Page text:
To be more competitive for grants, scientists have to publish their research in respected scientific journals. For their work to be accepted by these journals, they need positive (i.e., statistically significant) results.
That puts pressure on labs like Wansink’s to do what’s known as p-hacking. The “p” stands for p-values, a measure of statistical significance. Typically, researchers hope their results yield a p-value of less than .05 — the cutoff beyond which they can call their results significant.
P-values are a bit complicated to explain (as we do here and here). But basically: They’re a tool to help researchers understand how rare their results are. If the results are super rare, scientists can feel more confident their hypothesis is correct.
Here’s the thing: P-values of .05 aren’t that hard to find if you sort the data differently or perform a huge number of analyses. In flipping coins, you’d think it would be rare to get 10 heads in a row. You might start to suspect the coin is weighted to favor heads and that the result is statistically significant.
But what if you just got 10 heads in a row by chance (it can happen) and then suddenly decided you were done flipping coins? If you kept going, you’d stop believing the coin is weighted.
Stopping an experiment when a p-value of .05 is achieved is an example of p-hacking. But there are other ways to do it — like collecting data on a large number of outcomes but only reporting the outcomes that achieve statistical significance. By running many analyses, you’re bound to find something significant just by chance alone.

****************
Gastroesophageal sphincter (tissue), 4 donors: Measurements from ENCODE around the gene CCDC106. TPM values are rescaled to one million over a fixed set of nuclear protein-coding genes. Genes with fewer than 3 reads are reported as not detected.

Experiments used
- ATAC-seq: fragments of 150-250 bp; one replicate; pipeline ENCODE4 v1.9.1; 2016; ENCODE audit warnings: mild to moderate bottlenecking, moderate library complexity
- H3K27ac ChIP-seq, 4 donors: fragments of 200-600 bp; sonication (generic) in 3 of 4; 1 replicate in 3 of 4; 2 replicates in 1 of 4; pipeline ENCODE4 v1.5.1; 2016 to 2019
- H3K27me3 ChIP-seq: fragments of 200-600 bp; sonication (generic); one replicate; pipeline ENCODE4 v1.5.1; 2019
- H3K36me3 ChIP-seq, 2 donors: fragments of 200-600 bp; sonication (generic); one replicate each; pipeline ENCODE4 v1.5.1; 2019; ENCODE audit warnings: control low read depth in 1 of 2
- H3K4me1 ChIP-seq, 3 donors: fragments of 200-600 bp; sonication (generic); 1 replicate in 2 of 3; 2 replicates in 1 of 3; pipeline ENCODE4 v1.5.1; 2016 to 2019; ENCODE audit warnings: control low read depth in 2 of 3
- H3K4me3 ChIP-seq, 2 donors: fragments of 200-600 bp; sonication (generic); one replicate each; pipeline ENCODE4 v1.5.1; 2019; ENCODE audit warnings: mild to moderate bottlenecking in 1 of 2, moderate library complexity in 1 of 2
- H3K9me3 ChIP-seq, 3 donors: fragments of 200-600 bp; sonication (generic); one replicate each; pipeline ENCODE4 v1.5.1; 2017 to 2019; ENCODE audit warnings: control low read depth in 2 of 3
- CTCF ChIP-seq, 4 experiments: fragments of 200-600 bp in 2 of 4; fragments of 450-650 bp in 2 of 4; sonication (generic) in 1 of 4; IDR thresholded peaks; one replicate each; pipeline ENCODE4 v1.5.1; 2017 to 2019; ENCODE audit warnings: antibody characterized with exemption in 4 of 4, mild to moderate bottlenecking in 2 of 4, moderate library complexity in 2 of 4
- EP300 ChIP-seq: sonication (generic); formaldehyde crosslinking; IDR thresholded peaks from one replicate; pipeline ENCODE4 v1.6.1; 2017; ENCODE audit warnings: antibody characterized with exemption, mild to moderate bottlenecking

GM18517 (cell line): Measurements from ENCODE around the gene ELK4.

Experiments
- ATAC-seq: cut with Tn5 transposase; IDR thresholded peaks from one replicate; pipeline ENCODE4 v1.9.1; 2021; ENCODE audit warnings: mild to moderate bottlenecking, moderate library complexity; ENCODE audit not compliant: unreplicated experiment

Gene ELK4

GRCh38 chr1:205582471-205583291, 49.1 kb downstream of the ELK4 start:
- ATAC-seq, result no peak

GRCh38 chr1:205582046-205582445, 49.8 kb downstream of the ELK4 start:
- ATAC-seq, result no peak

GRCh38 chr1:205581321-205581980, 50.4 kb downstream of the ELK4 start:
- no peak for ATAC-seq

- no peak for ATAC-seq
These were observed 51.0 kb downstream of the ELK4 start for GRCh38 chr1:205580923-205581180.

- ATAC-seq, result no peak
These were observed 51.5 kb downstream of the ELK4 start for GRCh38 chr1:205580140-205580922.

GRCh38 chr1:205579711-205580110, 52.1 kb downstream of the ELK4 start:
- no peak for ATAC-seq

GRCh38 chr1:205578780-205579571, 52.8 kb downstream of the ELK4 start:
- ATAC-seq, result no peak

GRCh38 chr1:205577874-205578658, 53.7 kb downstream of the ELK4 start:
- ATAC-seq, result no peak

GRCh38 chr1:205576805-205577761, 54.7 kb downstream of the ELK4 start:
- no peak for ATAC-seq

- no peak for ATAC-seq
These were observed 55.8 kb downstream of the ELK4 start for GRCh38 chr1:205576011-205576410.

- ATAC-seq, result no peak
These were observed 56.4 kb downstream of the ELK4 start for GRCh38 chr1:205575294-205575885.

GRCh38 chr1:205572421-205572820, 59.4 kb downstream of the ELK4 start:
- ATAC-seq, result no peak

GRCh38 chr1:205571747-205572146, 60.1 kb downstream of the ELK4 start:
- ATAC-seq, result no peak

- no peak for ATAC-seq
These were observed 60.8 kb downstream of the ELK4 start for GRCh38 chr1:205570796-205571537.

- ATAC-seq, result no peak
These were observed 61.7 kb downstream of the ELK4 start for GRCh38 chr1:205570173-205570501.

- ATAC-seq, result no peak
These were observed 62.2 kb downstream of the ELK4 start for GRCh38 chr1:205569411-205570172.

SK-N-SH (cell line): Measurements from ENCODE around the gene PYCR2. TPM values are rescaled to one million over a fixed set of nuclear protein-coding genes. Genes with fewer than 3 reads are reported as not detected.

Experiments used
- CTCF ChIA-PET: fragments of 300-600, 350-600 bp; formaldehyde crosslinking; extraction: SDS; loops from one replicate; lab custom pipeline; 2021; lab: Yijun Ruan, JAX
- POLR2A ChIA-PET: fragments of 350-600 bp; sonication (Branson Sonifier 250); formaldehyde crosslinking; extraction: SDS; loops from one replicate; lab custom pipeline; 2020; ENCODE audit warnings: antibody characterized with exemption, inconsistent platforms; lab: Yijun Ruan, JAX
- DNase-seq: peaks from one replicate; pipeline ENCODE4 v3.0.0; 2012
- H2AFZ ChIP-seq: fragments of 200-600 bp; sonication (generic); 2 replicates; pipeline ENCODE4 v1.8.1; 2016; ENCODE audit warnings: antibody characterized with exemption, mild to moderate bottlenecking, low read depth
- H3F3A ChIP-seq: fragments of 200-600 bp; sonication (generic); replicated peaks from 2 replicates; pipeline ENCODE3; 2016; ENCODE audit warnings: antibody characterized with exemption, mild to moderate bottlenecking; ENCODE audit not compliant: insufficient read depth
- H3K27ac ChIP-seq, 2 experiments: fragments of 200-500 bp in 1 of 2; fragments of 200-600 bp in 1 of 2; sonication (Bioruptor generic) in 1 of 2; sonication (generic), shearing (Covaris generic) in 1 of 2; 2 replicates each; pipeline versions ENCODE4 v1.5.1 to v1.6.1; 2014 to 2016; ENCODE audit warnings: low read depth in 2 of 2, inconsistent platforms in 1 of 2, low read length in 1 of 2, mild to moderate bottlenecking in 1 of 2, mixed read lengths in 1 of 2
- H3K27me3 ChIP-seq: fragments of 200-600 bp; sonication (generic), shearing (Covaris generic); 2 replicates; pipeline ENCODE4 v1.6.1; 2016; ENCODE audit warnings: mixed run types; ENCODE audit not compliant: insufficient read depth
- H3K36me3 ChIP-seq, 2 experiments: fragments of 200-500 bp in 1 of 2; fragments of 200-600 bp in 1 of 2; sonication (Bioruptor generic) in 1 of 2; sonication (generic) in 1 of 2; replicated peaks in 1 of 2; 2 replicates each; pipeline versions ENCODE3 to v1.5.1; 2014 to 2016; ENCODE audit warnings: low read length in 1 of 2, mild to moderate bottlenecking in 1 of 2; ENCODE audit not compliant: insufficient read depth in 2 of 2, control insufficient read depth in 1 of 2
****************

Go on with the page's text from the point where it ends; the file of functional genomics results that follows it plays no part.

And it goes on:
According to BuzzFeed’s Lee, who obtained Wansink’s emails, instead of testing a hypothesis and reporting on whatever findings he came to, Wansink often encouraged his underlings to crunch data in ways that would yield more interesting or desirable results.
In effect, he was running a p-hacking operation — or as one researcher, Stanford’s Kristin Sainani, told BuzzFeed, “p-hacking on steroids.”
Wansink’s sloppiness and exaggerations may be greater than ordinary. But many, many researchers have admitted to engaging in some form of p-hacking in their careers.
A 2012 survey of 2,000 psychologists found p-hacking tactics were commonplace. Fifty percent admitted to only reporting studies that panned out (ignoring data that was inconclusive). Around 20 percent admitted to stopping data collection after they got the result they were hoping for. Most of the respondents thought their actions were defensible. Many thought p-hacking was a way to find the real signal in all the noise.